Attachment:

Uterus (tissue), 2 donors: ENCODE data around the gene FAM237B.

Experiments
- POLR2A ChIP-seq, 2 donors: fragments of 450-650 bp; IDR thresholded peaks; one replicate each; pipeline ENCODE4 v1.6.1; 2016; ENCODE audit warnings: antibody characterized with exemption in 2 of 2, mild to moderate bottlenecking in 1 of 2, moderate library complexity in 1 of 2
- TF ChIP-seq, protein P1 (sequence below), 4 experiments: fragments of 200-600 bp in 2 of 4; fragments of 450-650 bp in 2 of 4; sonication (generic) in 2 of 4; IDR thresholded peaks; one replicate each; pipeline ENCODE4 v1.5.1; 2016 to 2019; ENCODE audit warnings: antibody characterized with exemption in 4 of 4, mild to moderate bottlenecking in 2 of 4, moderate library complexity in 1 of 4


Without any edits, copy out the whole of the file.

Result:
Uterus (tissue), 2 donors: ENCODE data around the gene FAM237B.

Experiments
- POLR2A ChIP-seq, 2 donors: fragments of 450-650 bp; IDR thresholded peaks; one replicate each; pipeline ENCODE4 v1.6.1; 2016; ENCODE audit warnings: antibody characterized with exemption in 2 of 2, mild to moderate bottlenecking in 1 of 2, moderate library complexity in 1 of 2
- TF ChIP-seq, protein P1 (sequence below), 4 experiments: fragments of 200-600 bp in 2 of 4; fragments of 450-650 bp in 2 of 4; sonication (generic) in 2 of 4; IDR thresholded peaks; one replicate each; pipeline ENCODE4 v1.5.1; 2016 to 2019; ENCODE audit warnings: antibody characterized with exemption in 4 of 4, mild to moderate bottlenecking in 2 of 4, moderate library complexity in 1 of 4